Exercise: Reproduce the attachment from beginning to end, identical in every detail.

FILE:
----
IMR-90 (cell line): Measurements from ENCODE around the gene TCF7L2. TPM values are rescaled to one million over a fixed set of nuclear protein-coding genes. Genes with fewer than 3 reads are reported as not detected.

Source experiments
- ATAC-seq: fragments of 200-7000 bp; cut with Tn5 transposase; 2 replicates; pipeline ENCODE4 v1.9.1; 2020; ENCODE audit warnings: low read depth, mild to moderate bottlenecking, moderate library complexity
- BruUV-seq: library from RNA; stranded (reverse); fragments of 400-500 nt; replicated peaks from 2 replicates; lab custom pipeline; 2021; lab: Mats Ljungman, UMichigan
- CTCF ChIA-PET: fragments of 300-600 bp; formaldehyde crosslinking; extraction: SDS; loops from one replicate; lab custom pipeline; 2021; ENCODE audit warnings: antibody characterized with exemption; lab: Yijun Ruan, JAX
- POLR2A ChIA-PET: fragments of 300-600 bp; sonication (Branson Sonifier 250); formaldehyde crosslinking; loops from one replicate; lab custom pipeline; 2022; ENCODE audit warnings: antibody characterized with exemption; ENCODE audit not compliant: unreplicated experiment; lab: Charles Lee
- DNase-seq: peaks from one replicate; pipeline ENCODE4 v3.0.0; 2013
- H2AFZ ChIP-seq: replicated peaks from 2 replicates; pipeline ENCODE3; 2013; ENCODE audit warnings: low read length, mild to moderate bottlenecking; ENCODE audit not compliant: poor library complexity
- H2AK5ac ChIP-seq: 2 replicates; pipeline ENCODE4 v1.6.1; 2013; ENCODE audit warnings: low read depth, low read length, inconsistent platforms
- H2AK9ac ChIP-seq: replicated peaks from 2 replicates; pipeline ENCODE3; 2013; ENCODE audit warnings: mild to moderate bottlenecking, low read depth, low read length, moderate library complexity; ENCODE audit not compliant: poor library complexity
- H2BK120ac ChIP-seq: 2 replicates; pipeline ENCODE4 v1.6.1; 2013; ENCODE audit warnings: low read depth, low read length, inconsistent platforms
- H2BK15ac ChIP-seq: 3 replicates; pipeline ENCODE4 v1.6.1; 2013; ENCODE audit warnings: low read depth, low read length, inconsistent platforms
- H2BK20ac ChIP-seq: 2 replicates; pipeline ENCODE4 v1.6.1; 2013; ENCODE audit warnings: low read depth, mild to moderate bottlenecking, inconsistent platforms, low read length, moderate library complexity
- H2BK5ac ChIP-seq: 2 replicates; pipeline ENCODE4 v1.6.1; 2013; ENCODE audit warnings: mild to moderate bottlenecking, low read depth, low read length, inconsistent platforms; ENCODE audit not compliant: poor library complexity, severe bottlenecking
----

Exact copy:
IMR-90 (cell line): Measurements from ENCODE around the gene TCF7L2. TPM values are rescaled to one million over a fixed set of nuclear protein-coding genes. Genes with fewer than 3 reads are reported as not detected.

Source experiments
- ATAC-seq: fragments of 200-7000 bp; cut with Tn5 transposase; 2 replicates; pipeline ENCODE4 v1.9.1; 2020; ENCODE audit warnings: low read depth, mild to moderate bottlenecking, moderate library complexity
- BruUV-seq: library from RNA; stranded (reverse); fragments of 400-500 nt; replicated peaks from 2 replicates; lab custom pipeline; 2021; lab: Mats Ljungman, UMichigan
- CTCF ChIA-PET: fragments of 300-600 bp; formaldehyde crosslinking; extraction: SDS; loops from one replicate; lab custom pipeline; 2021; ENCODE audit warnings: antibody characterized with exemption; lab: Yijun Ruan, JAX
- POLR2A ChIA-PET: fragments of 300-600 bp; sonication (Branson Sonifier 250); formaldehyde crosslinking; loops from one replicate; lab custom pipeline; 2022; ENCODE audit warnings: antibody characterized with exemption; ENCODE audit not compliant: unreplicated experiment; lab: Charles Lee
- DNase-seq: peaks from one replicate; pipeline ENCODE4 v3.0.0; 2013
- H2AFZ ChIP-seq: replicated peaks from 2 replicates; pipeline ENCODE3; 2013; ENCODE audit warnings: low read length, mild to moderate bottlenecking; ENCODE audit not compliant: poor library complexity
- H2AK5ac ChIP-seq: 2 replicates; pipeline ENCODE4 v1.6.1; 2013; ENCODE audit warnings: low read depth, low read length, inconsistent platforms
- H2AK9ac ChIP-seq: replicated peaks from 2 replicates; pipeline ENCODE3; 2013; ENCODE audit warnings: mild to moderate bottlenecking, low read depth, low read length, moderate library complexity; ENCODE audit not compliant: poor library complexity
- H2BK120ac ChIP-seq: 2 replicates; pipeline ENCODE4 v1.6.1; 2013; ENCODE audit warnings: low read depth, low read length, inconsistent platforms
- H2BK15ac ChIP-seq: 3 replicates; pipeline ENCODE4 v1.6.1; 2013; ENCODE audit warnings: low read depth, low read length, inconsistent platforms
- H2BK20ac ChIP-seq: 2 replicates; pipeline ENCODE4 v1.6.1; 2013; ENCODE audit warnings: low read depth, mild to moderate bottlenecking, inconsistent platforms, low read length, moderate library complexity
- H2BK5ac ChIP-seq: 2 replicates; pipeline ENCODE4 v1.6.1; 2013; ENCODE audit warnings: mild to moderate bottlenecking, low read depth, low read length, inconsistent platforms; ENCODE audit not compliant: poor library complexity, severe bottlenecking